Times reporter John Broder took the Tesla Model S electric car for a test drive to see if it lived up to the hype. In reading his article, one would have to surmise that it fell short – both literally and figuratively.

According to Broder, he charged the vehicle at a charging station in Newark, Delaware, before beginning his journey. The car gave him a 242-mile estimate before another charge would be necessary, which suited him just fine considering the next charging station was 206 miles away in Milford, Connecticut. But, Broder reported that he just barely made it to Milford.

Then, when stopping for the night in Groton, Connecticut, the vehicle told him he had about 90 miles of range left before another charge was needed. When he awoke the next morning however, that number dropped to 25 miles. After using a low-power socket to charge the Model S, the car reportedly died 17 miles short of his destination.

Tesla CEO Elon Musk decried the Times report in a public statement, saying that it was “false” and that Broder did not charge the vehicle to full capacity, that he traveled at speeds substantially over the posted limit and took an unplanned detour through heavy traffic in downtown Manhattan.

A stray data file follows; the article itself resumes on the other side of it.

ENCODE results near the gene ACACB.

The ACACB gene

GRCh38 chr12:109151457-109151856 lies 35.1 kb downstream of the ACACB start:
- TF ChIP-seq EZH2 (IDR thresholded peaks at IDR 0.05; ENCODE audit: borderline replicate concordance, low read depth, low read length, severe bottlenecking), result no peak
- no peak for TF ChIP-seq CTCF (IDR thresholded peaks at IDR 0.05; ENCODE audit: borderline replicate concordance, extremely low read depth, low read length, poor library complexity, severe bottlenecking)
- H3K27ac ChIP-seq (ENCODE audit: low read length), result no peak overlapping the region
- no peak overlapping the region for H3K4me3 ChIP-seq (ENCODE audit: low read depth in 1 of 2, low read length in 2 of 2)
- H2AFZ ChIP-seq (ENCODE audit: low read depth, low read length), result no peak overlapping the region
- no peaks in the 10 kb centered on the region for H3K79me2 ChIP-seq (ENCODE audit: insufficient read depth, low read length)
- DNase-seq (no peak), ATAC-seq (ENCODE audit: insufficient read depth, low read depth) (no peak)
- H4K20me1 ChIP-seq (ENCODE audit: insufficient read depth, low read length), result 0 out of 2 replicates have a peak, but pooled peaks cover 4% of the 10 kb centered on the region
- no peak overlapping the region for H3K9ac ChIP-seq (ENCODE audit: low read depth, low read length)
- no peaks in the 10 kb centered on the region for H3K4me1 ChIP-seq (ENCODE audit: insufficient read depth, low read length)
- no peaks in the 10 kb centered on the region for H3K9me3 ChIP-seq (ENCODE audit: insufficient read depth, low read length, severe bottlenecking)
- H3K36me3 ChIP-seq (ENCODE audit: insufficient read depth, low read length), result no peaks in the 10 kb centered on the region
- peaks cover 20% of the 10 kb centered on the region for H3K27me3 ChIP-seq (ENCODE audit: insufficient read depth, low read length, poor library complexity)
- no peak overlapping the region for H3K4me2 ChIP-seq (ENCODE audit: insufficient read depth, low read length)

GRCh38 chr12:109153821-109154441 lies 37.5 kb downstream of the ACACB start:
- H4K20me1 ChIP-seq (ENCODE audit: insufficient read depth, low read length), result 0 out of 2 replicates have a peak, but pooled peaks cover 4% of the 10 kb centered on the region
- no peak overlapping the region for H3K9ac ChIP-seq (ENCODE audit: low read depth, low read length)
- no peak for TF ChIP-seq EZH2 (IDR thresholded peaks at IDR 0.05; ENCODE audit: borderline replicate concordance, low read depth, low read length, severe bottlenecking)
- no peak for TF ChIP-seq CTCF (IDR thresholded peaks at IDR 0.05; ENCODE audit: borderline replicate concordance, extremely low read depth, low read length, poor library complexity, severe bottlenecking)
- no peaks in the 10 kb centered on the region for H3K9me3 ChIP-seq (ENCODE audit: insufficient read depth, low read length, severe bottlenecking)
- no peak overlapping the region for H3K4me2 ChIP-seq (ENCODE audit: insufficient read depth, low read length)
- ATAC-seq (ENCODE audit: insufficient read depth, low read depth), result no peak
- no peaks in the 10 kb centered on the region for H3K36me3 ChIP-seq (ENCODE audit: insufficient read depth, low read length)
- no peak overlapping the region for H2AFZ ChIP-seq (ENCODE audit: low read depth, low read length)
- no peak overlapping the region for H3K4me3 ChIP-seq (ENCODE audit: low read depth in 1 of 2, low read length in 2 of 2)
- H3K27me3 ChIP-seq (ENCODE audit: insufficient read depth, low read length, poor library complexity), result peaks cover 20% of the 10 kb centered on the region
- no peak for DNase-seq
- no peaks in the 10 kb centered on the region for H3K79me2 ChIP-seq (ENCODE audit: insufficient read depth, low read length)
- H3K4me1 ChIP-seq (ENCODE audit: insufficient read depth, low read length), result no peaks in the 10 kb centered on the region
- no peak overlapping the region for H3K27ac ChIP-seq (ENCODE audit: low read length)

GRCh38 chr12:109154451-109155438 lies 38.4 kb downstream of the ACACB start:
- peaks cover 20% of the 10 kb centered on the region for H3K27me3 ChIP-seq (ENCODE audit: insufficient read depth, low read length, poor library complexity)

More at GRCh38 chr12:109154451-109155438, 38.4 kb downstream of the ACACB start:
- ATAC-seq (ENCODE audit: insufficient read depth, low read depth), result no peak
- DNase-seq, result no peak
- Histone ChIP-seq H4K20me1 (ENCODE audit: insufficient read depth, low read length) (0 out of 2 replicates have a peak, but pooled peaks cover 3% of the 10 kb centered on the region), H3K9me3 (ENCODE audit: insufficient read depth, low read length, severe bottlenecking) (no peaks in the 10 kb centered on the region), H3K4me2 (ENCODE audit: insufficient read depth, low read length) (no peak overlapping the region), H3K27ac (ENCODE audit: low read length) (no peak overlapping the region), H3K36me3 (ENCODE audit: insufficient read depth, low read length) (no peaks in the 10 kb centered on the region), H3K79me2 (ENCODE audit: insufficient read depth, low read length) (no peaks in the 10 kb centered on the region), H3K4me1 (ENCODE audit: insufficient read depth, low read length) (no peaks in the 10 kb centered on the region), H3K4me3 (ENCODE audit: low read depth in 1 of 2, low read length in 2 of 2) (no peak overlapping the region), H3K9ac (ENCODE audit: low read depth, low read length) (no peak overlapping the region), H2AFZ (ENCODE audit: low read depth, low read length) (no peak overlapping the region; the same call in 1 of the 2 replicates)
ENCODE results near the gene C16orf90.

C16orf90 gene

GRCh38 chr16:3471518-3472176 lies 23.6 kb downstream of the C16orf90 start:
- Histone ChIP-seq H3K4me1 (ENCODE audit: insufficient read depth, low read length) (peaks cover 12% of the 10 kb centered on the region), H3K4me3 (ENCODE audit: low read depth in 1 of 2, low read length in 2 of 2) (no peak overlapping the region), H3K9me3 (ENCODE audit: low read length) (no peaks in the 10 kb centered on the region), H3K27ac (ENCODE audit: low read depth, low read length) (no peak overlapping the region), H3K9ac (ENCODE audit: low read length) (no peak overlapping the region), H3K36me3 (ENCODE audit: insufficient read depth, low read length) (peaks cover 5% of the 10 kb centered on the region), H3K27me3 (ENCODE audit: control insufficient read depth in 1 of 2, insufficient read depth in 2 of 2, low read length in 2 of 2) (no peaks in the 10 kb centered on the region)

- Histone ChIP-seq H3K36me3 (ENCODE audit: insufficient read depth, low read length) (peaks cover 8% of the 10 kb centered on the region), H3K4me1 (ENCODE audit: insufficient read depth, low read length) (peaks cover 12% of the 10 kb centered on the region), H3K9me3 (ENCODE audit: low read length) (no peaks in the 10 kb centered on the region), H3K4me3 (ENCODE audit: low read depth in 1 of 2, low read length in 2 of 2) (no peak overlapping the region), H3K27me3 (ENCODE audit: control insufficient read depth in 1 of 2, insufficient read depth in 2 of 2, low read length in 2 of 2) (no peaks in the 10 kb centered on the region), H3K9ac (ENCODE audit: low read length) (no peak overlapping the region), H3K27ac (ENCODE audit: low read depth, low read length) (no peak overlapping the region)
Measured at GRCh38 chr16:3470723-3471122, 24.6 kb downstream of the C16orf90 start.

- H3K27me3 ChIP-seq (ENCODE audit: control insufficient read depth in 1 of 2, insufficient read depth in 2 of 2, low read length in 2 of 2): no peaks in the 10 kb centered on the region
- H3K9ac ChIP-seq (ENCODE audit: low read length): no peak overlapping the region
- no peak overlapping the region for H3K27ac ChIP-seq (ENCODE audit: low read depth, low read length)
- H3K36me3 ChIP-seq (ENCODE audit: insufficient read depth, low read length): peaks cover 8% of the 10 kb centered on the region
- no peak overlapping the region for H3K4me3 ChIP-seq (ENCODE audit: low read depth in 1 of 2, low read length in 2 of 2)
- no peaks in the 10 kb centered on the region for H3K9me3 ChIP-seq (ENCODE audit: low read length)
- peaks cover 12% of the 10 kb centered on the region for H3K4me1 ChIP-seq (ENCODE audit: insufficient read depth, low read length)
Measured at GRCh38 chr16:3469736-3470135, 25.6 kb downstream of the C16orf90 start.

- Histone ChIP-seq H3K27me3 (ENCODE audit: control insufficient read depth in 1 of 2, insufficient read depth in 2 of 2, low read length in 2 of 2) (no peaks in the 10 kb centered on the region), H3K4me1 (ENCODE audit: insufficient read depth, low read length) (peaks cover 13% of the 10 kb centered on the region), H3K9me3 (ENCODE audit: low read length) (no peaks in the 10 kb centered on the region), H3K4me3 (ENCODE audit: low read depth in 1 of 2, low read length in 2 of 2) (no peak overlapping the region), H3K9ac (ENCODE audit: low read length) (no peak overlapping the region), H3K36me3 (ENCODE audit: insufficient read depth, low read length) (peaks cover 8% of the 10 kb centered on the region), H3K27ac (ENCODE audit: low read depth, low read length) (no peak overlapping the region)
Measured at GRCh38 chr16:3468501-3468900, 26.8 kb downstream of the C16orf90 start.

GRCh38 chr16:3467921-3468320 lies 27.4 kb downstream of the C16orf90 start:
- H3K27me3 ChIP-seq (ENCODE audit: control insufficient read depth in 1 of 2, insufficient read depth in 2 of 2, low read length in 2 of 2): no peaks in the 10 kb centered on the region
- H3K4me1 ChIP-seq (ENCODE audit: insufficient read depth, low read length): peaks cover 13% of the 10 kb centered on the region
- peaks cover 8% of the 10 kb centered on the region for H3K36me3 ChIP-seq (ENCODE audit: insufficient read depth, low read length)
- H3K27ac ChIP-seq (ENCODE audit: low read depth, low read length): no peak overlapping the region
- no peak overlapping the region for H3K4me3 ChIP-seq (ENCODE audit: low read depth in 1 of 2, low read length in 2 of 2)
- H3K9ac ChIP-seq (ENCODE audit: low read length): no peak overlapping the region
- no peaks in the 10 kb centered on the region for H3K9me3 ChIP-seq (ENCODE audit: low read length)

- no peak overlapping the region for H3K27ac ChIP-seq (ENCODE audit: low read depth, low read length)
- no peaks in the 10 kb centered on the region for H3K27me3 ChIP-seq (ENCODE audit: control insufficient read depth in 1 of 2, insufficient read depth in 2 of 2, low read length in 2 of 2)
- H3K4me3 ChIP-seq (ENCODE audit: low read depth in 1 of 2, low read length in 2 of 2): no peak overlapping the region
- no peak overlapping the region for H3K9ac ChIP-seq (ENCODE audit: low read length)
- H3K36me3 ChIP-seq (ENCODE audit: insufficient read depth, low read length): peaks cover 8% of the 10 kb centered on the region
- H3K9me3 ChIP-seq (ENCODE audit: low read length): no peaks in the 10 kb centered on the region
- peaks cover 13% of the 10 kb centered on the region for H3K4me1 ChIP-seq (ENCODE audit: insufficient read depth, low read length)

Of course, the Times stands by Broder and his account, so we’ll have to wait until Tesla releases the vehicle logs for the journey before it is known exactly what happened. But this example perfectly illustrates how there is a clear desire and demand for electric vehicles not only to work, but to eventually replace their fossil fuel-reliant predecessors.

In order for this to happen, automakers are going to have to invest in innovative battery technologies, including cutting-edge methods for the bonding of battery terminals.

Electric car comes with individual motors for each wheel

Research being done at Ohio State University could foreshadow a new generation of electric cars that weigh half as much as traditional consumer vehicles while making substantial improvements to energy efficiency, traction and maneuverability. And it could all be possible through innovative battery and thermal management technologies.

“With four wheels that turn independently, each with its own built-in electric motor and set of batteries, the experimental car is the only one of its kind outside of commercial carmakers’ laboratories,” according to a recent Tech Briefs article.